In this second week of #7WeeksOfPOD, we continue our coverage with the next installment of my top 50 tracks. Last week I gave you all a lengthy intro, so this time around I’ll just dive in with my picks.

43. “Teachers” [Testify]

“Teachers” is a heavy rocker set in a fast ¾ time signature. While the head-banger is hidden near the back end of Testify, it’s one of the stronger songs from the already-fantastic album.

  1. “Run” [Snuff the Punk]

Somehow the Southtown boys find a way to weave a softer, more melodic riff into an otherwise-unrelenting hardcore tune. While the riff does eventually intensify in the bridge, this is for only a fraction of the song. Needless to say, “Run” shows that the band knew what they were doing, even as early as their 1994 debut.

  1. “God Forbid” [When Angels & Serpents Dance]

The eerie intro sets the tone for a crushing metal tune, which features guest vocals from Helmet’s Page Hamilton. Hamilton’s contribution to the song can be heard throughout, but really shines through in the slowed-down bridge.

  1. “Eternal” [Payable On Death]

The closer on the band’s 2003 self-titled effort showcases dueling guitarwork from Jason Truby and the legendary Phil Keaggy. “Eternal” may be completely instrumental, but that’s only because the guitars speak for themselves.

  1. “The Payback” [XXX: State of the Union soundtrack]

Not featured on any P.O.D. album, past or present, “The Payback” can only be heard on the soundtrack from XXX: State of the Union. Though considered a rarity in some regards, this song is better than many others that did make P.O.D. records.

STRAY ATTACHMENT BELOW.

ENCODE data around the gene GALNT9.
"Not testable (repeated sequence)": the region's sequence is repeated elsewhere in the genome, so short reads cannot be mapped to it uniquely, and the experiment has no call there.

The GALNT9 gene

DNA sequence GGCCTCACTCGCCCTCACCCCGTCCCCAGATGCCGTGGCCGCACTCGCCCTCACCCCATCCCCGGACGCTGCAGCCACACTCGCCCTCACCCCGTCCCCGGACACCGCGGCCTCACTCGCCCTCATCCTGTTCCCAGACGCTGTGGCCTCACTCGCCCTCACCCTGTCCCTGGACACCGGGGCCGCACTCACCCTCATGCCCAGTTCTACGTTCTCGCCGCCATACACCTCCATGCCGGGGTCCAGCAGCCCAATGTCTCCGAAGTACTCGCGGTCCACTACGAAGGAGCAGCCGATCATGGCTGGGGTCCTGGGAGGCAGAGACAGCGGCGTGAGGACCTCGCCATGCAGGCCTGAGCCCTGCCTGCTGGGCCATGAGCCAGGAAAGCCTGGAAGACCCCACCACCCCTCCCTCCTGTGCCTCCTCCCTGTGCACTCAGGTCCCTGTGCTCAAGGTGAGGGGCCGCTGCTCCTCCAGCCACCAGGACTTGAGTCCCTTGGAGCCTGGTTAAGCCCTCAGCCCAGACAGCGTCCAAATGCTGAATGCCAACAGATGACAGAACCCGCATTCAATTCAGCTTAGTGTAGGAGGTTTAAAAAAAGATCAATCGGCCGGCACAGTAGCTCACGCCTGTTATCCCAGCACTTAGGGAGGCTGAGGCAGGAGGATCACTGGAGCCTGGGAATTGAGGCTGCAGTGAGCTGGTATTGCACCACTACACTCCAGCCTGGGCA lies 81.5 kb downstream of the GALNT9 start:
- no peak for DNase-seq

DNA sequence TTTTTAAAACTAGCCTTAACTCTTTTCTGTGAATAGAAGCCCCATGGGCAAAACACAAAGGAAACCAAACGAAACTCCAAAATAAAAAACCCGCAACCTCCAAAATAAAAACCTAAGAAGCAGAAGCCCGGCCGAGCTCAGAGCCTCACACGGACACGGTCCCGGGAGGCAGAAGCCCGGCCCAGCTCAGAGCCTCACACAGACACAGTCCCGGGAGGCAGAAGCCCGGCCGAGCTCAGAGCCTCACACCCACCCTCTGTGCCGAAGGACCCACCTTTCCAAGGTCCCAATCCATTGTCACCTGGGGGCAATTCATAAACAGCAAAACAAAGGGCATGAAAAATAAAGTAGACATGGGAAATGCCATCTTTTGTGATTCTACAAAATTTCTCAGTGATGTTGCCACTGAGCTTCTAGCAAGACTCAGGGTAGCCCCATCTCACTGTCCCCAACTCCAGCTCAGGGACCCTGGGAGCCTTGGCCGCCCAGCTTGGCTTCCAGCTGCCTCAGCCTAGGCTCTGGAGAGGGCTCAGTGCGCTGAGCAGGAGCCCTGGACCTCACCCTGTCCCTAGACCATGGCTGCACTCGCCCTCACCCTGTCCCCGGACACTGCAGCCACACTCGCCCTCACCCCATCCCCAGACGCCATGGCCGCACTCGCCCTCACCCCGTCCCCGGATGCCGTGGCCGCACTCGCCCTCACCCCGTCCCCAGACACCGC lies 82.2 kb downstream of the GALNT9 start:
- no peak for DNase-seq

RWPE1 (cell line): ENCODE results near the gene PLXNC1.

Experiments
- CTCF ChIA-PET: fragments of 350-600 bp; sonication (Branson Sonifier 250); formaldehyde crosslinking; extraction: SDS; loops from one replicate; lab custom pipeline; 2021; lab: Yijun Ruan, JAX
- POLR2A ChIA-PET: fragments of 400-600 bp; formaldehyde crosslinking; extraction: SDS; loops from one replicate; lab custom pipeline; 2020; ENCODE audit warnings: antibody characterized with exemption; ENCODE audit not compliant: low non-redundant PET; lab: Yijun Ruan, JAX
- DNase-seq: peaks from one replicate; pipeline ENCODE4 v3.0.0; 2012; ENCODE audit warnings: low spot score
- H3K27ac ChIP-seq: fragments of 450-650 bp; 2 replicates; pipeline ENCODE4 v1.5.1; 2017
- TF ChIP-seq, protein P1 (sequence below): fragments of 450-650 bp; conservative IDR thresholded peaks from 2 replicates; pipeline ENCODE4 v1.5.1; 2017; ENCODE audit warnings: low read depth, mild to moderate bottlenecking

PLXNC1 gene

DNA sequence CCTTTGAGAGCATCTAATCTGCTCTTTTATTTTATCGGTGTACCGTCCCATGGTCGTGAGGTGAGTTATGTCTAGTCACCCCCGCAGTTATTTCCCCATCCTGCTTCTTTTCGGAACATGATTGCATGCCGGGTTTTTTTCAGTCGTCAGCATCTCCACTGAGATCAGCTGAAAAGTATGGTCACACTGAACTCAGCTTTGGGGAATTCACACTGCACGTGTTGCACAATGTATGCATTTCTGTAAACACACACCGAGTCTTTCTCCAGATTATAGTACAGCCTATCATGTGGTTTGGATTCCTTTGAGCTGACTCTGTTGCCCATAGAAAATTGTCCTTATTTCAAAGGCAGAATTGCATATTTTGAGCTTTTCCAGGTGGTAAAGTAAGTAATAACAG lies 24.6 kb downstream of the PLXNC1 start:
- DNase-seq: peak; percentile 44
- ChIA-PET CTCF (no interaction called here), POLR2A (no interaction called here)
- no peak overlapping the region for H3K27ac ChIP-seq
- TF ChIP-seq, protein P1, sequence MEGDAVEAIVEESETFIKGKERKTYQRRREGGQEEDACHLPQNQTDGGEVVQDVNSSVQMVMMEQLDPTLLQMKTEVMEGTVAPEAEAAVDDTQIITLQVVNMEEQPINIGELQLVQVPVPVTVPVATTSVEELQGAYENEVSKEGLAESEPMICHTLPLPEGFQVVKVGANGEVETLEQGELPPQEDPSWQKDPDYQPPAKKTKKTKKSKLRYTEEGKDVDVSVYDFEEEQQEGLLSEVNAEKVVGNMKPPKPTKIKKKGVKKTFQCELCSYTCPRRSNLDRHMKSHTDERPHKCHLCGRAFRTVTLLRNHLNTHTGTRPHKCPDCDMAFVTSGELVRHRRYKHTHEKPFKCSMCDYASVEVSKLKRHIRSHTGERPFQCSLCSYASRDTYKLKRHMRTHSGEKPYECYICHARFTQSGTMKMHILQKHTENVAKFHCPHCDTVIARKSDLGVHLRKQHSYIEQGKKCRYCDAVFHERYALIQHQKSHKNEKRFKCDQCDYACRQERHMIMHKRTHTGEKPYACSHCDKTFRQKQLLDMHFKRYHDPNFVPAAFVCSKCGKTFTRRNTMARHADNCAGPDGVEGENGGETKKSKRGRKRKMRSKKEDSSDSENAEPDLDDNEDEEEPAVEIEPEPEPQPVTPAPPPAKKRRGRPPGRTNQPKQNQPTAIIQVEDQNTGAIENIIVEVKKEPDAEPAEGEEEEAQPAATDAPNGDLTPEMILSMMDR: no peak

1. “Follow Me” [The Fundamental Elements of Southtown]

Originally an instrumental from the Warriors EP called “Sabbath,” this 5/4 jam may be a change in time signature, but by no means is it a change of pace. In fact, “Follow Me” is among the highlights from The Fundamental Elements of Southtown.

  1. “Rise Against” [When Angels & Serpents Dance]

The final track from When Angels & Serpents Dance is one of the most underrated songs from perhaps the band’s most underrated major label release. “Rise Against” sees Marcos Curiel’s guitarwork at its finest. Meanwhile, Sonny Sandoval’s powerful lyrics add to the somber mood set by Curiel.

Stay tuned for next week, as I continue counting down my favorite P.O.D. songs, and make sure you’re ready for The Awakening. The San Diego natives’ ninth full-length hits stores everywhere August 21st, but you can preorder it on iTunes and Amazon right now.

In the meantime, let me know what you think of my list so far in the comments below. After all, what’s an opinion that can’t be expressed? Connect with us on social media to further the conversation with the hashtag “#7WeeksOfPOD.”

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